Netherlands: Photojournalists on strike to demand decent rates

The Dutch union of journalists Nederlandse Vereniging van Journalisten (NVJ, an IFJ and EFJ affiliate) and its photojournalist section, the NVF, announced on that they will be going on strike in protest at the erosion of rates of pay. The International and European Federation of Journalists (IFJ and EFJ) fully support their demands and welcome the coordinated action amongst freelance journalists to defend their rights.

© NVJ

The NVJ/NVF has written to six prominent Dutch media companies calling for talks – with strike action set to go ahead on January 25th if talks are unsuccessful. The kick-off meeting will take place tomorrow. You can participate in the collective action by registering here and show your support to the campaign by tweeting with the hashtag #fotojournalistiekheefteenprijs (Photojournalism has a price).

Currently, according to the NVJ, over 300 Dutch photojournalists confirmed to participate in the strike by stopping their work to join the action for a pay rise. The objective is to reach as many professionals as possible to join the collective action.

A national monitor of freelance rates shows rates fell from €80 a photo in 2014 to an average rate today of €42, with some rates falling as low €15 to €20 for a photo. The NVJ/NVF are calling for a 14% increase in rates in order to keep up with inflation since 2010, to match online tariffs with online ones, and a respect for their creators’ rights (copyright).

IFJ General Secretary, Anthony Bellanger, said: “Working as a photojournalist requires technical skills, talent, creativity, dedication, time, investment and resources, things that deserve a fair payment. Media companies paying 15€ or 20€ for all that work is not just an insult to the profession but to quality journalism. We back freelancer’s rights and demand media companies to pay decent rates”.

This action shows us the way to build concrete solidarity between staff and freelance journalists. We fully support the photojournalists in the Netherlands and the union’s campaign fighting to improve the professional working conditions and build trust and respect between professional and the broader public opinion. We are also calling every photojournalist in Europe to express online support with the Dutch colleagues, their fight is our fight”, added EFJ President Mogens Blicher Bjerregaard.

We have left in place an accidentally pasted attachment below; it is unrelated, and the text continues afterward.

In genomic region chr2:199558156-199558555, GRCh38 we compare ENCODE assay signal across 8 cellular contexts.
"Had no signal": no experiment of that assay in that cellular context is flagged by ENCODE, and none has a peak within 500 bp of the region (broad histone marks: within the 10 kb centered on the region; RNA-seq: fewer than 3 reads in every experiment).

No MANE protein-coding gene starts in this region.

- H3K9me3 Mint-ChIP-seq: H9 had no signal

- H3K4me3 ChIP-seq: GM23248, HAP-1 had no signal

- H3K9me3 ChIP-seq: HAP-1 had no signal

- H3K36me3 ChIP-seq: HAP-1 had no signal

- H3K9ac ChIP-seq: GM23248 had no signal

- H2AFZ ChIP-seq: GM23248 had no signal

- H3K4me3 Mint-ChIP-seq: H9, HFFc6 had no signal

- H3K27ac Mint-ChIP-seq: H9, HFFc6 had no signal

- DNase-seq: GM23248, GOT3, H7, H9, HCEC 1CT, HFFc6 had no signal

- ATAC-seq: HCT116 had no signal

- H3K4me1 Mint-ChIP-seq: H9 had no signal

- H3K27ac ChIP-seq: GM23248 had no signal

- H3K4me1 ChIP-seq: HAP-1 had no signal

The General Secretary of the NVJ/NVF, Rosa García López said:

So far, more than 200 freelance photo-journalists have said they are prepared to stop work on 25 January. That is almost unprecedented in the history of self-employment. Freelancers act as individuals, but they are now prepared to join forces because the need is so great. The photo-journalist profession deserves tariffs that can sustain it into the future. We have announced a series of actions and we could use all the support we can get from our overseas colleagues. If we don’t stand firm now and act with all our Dutch union members this could mean the end of photo-journalism. Unless we do, our clients will simply realise that we are not prepared to act in a united manner. Therefore, it is now or never because the only press agency in the Netherlands – ANP – threats to cut rates with 50% and six media organizations pay extremely low online rates (as well in print) while they have announced that within five years they will go online (print will disappear)! Online rates of 15 Euro for a photo shoot are unacceptable. Photojournalism is not a hobby!

Several IFJ affiliates have already shown their support for the action. Natasha Hirst, Chair of NUJ Photographers’ Council said: “Such coordinated action amongst freelance photojournalists is extremely significant and we applaud our Dutch colleagues for their campaign. Photographers in the UK face similar threats to their livelihoods as rates of pay decrease whilst copyright infringements and use of unpaid amateur photography are an ever-present intrusion”.

For more information, please contact IFJ on +32 2 235 22 16

The IFJ represents more than 600,000 journalists in 146 countries

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